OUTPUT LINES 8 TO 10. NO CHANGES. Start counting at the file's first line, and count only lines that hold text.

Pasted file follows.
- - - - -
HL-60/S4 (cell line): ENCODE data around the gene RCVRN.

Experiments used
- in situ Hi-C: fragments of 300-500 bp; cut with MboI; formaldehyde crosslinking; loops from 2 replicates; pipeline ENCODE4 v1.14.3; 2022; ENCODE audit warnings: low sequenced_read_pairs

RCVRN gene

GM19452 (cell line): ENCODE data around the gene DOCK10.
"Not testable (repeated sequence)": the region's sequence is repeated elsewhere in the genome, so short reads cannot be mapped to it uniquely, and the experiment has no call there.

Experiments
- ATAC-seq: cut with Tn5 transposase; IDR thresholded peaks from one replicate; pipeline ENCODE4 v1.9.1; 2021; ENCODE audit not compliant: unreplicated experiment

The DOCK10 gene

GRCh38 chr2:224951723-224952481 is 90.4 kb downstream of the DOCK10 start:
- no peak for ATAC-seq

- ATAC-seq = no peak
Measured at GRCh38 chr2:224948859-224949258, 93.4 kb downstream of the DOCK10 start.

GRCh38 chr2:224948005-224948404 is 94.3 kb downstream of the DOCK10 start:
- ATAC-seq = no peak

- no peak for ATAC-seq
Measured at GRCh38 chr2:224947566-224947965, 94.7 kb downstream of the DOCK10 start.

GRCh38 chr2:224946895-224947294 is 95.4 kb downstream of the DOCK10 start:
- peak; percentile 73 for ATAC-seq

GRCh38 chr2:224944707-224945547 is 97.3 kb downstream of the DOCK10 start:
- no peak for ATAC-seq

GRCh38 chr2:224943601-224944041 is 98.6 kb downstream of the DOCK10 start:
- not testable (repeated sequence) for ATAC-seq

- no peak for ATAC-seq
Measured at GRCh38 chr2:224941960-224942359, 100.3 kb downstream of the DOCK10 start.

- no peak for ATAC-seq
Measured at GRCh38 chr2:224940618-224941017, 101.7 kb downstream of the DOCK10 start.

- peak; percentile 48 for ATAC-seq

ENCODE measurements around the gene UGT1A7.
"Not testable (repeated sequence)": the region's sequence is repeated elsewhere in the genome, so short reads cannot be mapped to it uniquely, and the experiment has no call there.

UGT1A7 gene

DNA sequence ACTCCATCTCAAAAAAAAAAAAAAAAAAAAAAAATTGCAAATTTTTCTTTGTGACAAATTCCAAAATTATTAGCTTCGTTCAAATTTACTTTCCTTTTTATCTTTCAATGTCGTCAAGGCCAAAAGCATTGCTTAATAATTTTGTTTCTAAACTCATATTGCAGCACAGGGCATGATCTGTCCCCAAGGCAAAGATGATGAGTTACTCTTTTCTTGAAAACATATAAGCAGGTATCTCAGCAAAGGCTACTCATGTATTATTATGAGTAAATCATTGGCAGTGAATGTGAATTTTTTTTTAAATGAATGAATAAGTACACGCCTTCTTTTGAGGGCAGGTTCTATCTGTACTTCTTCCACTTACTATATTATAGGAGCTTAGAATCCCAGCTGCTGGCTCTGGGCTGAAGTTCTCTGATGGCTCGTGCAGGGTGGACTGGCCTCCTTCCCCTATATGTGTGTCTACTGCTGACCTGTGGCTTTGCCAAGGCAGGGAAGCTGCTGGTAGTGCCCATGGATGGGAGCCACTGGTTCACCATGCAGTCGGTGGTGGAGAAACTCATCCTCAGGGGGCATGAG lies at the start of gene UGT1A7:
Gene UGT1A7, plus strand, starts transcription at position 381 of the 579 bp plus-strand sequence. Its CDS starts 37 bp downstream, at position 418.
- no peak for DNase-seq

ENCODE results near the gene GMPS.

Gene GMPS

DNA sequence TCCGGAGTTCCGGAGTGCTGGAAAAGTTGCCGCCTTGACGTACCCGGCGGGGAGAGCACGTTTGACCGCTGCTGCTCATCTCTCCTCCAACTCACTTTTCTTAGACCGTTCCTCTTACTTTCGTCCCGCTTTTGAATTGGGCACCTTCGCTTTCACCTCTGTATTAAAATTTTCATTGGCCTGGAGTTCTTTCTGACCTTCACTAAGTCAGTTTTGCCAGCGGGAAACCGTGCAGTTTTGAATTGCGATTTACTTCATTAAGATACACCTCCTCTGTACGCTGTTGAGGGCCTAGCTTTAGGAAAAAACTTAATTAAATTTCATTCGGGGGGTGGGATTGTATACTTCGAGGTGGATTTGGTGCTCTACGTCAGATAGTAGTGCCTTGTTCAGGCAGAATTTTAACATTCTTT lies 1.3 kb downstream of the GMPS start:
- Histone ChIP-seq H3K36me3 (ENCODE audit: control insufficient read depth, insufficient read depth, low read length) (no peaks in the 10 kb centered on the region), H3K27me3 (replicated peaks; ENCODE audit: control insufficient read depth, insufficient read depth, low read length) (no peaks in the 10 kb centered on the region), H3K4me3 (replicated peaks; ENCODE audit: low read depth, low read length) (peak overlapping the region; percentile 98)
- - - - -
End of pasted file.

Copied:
- ATAC-seq: cut with Tn5 transposase; IDR thresholded peaks from one replicate; pipeline ENCODE4 v1.9.1; 2021; ENCODE audit not compliant: unreplicated experiment

The DOCK10 gene

GRCh38 chr2:224951723-224952481 is 90.4 kb downstream of the DOCK10 start: